Opinion: Why Lagos must face up to its water crisis
Opinion: Why Lagos must face up to its water crisis.
Akinbode Oluwafemi is the Deputy Executive Director of Environmental Rights Action/Friends of The Earth Nigeria, a Nigerian NGO that tackles environmental human rights issues in Nigeria.
Lagos (CNN)Lagos is a city surrounded by water, yet there is none to drink.
Access to formal clean water is abysmally low, with the majority of Lagos residents relying on the informal sector comprised of wells, boreholes, rivers and rain water.
In 2016 daily demand in the state stood at 724 Million gallons while production was 317 million gallons, leaving a gap of 407 million gallons.
Worse still, some of the water never reaches households due to perennial fracture from dilapidated transmission pipes and old trunk lines.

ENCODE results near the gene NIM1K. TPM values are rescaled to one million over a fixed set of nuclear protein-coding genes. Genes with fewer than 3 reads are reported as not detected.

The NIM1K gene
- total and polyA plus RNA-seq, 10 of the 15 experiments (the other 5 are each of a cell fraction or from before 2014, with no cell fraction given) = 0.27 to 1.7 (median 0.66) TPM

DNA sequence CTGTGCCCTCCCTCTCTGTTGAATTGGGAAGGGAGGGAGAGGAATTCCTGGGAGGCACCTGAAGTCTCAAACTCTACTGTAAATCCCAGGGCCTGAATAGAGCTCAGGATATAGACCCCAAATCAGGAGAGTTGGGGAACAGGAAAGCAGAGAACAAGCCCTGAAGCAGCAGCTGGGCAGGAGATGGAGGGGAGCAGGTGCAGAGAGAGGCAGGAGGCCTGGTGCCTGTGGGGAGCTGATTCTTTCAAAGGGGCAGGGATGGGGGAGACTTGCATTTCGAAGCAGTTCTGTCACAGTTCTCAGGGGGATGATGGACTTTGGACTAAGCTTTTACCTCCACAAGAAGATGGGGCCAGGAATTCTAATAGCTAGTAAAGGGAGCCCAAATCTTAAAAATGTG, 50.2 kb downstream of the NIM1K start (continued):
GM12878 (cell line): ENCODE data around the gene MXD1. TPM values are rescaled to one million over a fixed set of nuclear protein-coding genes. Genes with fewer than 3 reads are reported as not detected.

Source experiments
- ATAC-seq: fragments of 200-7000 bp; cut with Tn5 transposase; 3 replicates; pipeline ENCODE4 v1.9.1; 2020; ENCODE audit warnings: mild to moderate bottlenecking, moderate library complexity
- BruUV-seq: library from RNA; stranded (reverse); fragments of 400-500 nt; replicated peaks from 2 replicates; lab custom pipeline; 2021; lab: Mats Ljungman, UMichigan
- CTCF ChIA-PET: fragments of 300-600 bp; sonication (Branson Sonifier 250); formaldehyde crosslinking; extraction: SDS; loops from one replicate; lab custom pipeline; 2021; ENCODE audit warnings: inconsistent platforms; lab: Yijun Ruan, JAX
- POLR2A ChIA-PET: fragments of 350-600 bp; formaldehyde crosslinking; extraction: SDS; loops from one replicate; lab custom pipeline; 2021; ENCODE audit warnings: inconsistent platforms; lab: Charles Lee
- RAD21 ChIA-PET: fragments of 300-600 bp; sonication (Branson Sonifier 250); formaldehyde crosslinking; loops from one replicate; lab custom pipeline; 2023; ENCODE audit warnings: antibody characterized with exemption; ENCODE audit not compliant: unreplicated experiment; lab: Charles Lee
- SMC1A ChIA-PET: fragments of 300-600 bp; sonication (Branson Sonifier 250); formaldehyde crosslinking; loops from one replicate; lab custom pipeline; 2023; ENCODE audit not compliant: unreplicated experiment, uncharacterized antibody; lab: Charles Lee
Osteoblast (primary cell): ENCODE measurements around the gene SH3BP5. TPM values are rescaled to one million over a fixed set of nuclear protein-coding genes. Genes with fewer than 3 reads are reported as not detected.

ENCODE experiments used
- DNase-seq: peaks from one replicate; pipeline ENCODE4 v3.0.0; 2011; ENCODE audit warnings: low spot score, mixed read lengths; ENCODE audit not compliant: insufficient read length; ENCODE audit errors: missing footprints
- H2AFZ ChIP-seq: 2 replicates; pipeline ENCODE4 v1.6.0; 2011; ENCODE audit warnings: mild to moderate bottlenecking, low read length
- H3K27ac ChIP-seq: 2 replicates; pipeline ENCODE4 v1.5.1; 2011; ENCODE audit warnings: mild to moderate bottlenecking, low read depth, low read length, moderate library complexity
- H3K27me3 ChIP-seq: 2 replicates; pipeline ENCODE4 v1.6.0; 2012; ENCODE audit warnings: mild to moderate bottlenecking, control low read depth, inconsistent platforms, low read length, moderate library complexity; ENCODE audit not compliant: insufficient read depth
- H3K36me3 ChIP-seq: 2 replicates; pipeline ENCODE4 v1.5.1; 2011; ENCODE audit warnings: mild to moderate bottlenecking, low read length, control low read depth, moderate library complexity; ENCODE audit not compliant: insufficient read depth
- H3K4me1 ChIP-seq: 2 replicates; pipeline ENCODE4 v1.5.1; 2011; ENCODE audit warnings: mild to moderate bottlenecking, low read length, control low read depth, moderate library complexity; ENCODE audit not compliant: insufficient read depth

As water is essential to both physical and economic well-being the lack of it causes numerous problems.
In Lagos it is a major public health threat because of the interconnectedness of water access to sanitation and public health.
As far back as the 1980s, the Lagos state government has implemented loans provided by and financed by the World Bank as solutions to the water crisis.
The draft law enraged civil society groups and the international community.